Tuesday, July 1, 2008

Veteran of the Love Wars

“There’s a fine, fine line
between a lover, and a friend.
There’s a fine, fine line
between reality and pretend;
And you never know ‘til you reach the top
if it was worth the uphill climb.

There’s a fine, fine line
Between love,
and a waste of time.”
- Avenue Q

In a few days, I’ll be reading at a friend’s wedding. It’s his second time around, and a considerably smaller affair than the first one, which is good.
The couple hasn’t told me exactly which Bible passage I’ll be reading. Most likely it’ll be 1 Corinthians 13, the standard boilerplate for matrimony: “Love is patient, love is kind. It does not envy, it does not boast, it is not proud. It is not rude, it is not self-seeking, it is not easily angered, it keeps no record of wrongs. Love does not delight in evil but rejoices with the truth. It always protects, always trusts, always hopes, always perseveres. Love never fails.”
Yadda, yadda, yadda.
I suggested to him that I read Revelations 17 – you know, the stuff about the Whore of Babylon and the beast with ten horns. He didn’t think that was a good idea.
What is it about love, that greatest of mysteries and most sublime of emotions? I could go the high road and write that love is the only power that matters, how people need love for nourishment, how love rocks the foundations of the world and all that crap.
Or I could be honest and say that I really don’t know what all the fuss is about.
If anything, I’m the last guy on Earth who should read anything about love at a wedding. It’s sort of hypocritical or a sad, twisted joke that I get up in front of a bunch of strangers and proclaim the wonder and glory of love for ever and ever.
This is because I’m largely apathetic about love. I’ve been let down by people who say they loved me. Now I’m jaded or bored or just don’t care about romance or any of that flowery bullshit.
When I was younger and dumber, I actually believed the Hallmark card crap and poetical odes and songs about it.
Now, I don’t really care. I’ve been to the Ground Zero of Heartbreaks and just see it as a complete waste of time.
Ambrose Bierce wrote that love was “a temporary insanity, curable by marriage.”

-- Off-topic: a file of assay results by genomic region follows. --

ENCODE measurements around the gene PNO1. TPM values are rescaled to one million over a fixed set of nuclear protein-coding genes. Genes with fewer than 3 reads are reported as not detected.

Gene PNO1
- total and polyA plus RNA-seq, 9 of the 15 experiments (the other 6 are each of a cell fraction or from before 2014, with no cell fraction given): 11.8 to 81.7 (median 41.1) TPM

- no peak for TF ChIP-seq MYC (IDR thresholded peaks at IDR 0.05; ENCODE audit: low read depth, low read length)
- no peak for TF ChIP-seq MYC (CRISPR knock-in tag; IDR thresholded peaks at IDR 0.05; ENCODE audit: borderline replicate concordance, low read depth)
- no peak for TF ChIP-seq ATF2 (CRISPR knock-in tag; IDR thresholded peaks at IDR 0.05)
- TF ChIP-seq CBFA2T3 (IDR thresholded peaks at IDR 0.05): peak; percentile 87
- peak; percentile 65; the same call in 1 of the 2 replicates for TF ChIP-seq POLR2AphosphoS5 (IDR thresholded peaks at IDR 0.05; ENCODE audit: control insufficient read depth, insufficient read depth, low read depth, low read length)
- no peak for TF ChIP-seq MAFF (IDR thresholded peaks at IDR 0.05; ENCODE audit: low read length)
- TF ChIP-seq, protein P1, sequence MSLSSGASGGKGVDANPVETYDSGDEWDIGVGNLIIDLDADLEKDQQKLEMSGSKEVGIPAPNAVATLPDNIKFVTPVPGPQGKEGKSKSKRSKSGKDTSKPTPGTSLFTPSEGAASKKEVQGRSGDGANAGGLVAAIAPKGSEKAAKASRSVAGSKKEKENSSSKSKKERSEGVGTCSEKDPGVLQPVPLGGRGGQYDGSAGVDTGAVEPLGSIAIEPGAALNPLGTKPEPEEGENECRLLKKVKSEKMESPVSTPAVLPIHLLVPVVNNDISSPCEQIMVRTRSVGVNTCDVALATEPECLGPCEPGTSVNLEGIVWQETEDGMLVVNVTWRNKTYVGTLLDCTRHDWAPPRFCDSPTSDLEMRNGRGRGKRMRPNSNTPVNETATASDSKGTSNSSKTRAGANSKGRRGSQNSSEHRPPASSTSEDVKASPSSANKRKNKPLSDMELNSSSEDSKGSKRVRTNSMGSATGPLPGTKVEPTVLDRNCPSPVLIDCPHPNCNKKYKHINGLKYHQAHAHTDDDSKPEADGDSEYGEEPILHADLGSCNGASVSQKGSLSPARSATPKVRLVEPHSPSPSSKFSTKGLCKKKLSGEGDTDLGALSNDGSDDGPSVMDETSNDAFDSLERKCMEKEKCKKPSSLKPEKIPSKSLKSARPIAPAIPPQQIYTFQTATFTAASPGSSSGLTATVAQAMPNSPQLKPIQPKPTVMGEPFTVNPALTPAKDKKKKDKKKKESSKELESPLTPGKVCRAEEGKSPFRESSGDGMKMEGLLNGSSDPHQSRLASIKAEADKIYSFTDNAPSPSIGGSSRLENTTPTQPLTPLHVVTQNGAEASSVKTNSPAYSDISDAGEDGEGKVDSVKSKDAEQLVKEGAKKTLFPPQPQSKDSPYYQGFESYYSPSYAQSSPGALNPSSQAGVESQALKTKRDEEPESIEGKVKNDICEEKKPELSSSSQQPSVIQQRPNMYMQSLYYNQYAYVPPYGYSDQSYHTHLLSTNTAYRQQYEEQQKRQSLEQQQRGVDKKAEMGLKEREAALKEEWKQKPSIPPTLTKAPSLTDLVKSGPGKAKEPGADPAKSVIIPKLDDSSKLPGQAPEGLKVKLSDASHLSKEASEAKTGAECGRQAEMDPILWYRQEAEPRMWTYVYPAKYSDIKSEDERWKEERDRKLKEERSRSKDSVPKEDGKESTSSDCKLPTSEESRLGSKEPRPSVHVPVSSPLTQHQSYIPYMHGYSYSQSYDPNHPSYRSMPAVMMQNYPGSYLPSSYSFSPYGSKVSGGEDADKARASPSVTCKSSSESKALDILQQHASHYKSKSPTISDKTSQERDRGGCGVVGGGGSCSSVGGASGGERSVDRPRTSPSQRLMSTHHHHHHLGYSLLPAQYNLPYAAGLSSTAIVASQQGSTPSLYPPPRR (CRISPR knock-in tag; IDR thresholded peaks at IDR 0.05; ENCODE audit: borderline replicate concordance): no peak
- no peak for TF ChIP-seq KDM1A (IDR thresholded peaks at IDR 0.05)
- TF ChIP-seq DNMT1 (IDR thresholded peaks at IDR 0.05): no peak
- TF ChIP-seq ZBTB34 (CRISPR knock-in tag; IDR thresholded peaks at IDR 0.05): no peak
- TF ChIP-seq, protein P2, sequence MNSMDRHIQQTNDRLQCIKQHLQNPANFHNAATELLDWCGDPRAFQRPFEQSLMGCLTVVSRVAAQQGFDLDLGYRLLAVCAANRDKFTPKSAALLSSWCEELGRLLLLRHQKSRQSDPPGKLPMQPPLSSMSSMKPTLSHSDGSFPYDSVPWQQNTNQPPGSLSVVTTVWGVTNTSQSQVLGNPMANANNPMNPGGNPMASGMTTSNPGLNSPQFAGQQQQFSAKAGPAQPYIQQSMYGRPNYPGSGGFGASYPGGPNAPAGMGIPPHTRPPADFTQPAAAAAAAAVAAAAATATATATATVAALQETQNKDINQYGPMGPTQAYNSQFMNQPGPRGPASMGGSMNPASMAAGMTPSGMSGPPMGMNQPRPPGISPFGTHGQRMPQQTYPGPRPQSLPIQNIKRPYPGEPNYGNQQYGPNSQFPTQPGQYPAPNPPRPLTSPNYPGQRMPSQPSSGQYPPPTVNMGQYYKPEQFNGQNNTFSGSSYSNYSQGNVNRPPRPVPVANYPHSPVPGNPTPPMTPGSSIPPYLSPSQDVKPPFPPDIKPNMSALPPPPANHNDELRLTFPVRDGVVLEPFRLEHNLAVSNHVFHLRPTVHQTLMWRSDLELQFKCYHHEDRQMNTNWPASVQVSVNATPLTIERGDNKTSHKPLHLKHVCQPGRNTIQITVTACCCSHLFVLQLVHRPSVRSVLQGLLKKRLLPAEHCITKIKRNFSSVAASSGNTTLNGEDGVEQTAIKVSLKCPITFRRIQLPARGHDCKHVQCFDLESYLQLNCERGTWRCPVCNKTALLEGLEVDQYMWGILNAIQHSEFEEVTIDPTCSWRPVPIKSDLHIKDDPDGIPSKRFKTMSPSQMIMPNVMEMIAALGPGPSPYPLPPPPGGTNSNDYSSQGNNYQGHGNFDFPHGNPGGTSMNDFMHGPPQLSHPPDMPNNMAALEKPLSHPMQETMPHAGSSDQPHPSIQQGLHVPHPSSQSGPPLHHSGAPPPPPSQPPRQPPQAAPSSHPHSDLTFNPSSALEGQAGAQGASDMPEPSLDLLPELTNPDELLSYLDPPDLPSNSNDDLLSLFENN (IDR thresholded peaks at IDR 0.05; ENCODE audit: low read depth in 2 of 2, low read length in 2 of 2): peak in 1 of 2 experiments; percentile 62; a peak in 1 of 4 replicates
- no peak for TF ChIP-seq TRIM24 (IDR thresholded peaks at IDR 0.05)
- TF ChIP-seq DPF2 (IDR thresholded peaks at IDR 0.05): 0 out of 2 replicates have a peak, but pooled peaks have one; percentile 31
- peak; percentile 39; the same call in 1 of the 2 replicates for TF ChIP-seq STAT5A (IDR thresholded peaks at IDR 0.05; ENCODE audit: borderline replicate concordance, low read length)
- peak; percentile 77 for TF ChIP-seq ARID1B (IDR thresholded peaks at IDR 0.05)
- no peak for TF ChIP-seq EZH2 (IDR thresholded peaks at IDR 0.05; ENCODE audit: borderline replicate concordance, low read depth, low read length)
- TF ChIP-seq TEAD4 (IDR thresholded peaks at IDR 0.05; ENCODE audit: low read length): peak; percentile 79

W. Somerset Maugham wrote that “Love is a dirty trick played on us to achieve continuation of the species.”
Then we have Plato’s theory on love, which had nothing to do with marriage or breeding. It was all about remaining friends with no sex whatsoever. Love became a higher ideal, a mutual regarding of each other as soulmates without the New Agey feel to it.
Throughout history, people have wondered exactly what love is. Troubadors sang about it, Shakespeare wrote sonnets about it, and people have killed for it. Yet leave it to the enlightened minds of the information age to reduce love to a nagging pestilence.
Leave it to science to shatter our youthful zest for love.
Brain scans of infatuated people show that love causes changes in the brain similar to mental illness or drug addiction. That’s right: when you’re in love, your brain waves resemble that of a psychopath or junkie.
That’s not the worst part. When you’re in a relationship and time passes, your giddy romantic feelings give way to attachment. You lull yourself into a state of complacency. This is why many couples are looking to spice up things in the bedroom with lingerie, handcuffs or rubber jumpsuits.
So back to my friend’s dilemma: choosing me to read at his wedding. I hope it’s not Corinthians. I pray he’ll ask me to read something else, anything else. The screenplay to Amityville Horror would be better.
It’s just that with love, you’re vulnerable. You expose your rawest feelings, your innermost you to another human. That’s a pretty strange thing, dropping your defenses. It’s usually when you’re comfortable like that, she comes along and rips your heart out like an Aztec priest on the Sun Pyramid.
But yet we fall in love like the retarded lemmings we all are, each taking nosedives off the cliff of uncertainty, hoping the next relationship we’re in won’t go as wrong as our previous ones.